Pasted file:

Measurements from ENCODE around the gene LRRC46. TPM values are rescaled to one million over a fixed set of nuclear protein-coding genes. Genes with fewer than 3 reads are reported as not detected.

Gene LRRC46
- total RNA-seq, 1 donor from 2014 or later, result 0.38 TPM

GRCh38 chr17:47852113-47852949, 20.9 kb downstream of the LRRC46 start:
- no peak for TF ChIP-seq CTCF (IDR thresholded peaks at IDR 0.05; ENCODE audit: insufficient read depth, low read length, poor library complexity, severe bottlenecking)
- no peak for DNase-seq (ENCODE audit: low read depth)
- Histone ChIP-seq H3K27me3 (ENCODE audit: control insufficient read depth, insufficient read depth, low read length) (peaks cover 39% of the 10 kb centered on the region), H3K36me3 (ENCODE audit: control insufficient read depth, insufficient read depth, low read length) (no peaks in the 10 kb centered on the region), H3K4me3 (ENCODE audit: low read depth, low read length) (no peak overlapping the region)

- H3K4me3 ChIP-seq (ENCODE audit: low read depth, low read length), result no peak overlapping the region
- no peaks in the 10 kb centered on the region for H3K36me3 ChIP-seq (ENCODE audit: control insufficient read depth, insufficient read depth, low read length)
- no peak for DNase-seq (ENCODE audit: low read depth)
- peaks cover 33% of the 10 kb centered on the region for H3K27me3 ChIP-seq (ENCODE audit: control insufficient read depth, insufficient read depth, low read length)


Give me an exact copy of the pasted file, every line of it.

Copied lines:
Measurements from ENCODE around the gene LRRC46. TPM values are rescaled to one million over a fixed set of nuclear protein-coding genes. Genes with fewer than 3 reads are reported as not detected.

Gene LRRC46
- total RNA-seq, 1 donor from 2014 or later, result 0.38 TPM

GRCh38 chr17:47852113-47852949, 20.9 kb downstream of the LRRC46 start:
- no peak for TF ChIP-seq CTCF (IDR thresholded peaks at IDR 0.05; ENCODE audit: insufficient read depth, low read length, poor library complexity, severe bottlenecking)
- no peak for DNase-seq (ENCODE audit: low read depth)
- Histone ChIP-seq H3K27me3 (ENCODE audit: control insufficient read depth, insufficient read depth, low read length) (peaks cover 39% of the 10 kb centered on the region), H3K36me3 (ENCODE audit: control insufficient read depth, insufficient read depth, low read length) (no peaks in the 10 kb centered on the region), H3K4me3 (ENCODE audit: low read depth, low read length) (no peak overlapping the region)

- H3K4me3 ChIP-seq (ENCODE audit: low read depth, low read length), result no peak overlapping the region
- no peaks in the 10 kb centered on the region for H3K36me3 ChIP-seq (ENCODE audit: control insufficient read depth, insufficient read depth, low read length)
- no peak for DNase-seq (ENCODE audit: low read depth)
- peaks cover 33% of the 10 kb centered on the region for H3K27me3 ChIP-seq (ENCODE audit: control insufficient read depth, insufficient read depth, low read length)